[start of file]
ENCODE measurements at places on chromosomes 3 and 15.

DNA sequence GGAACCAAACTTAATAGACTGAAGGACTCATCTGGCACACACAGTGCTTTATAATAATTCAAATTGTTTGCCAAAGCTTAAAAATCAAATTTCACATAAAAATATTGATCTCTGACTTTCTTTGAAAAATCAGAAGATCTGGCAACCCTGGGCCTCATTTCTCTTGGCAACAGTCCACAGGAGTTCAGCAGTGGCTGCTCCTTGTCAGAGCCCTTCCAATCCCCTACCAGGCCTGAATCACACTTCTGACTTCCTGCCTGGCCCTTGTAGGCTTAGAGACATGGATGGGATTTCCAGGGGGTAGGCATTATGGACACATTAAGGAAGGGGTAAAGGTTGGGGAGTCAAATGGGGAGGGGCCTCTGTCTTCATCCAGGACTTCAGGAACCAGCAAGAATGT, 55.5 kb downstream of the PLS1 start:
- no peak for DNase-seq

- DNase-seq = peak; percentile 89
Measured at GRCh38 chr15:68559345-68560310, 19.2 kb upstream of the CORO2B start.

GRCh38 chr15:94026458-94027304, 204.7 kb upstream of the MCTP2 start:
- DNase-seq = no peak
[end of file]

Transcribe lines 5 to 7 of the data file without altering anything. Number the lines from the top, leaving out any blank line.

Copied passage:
Measured at GRCh38 chr15:68559345-68560310, 19.2 kb upstream of the CORO2B start.

GRCh38 chr15:94026458-94027304, 204.7 kb upstream of the MCTP2 start:
- DNase-seq = no peak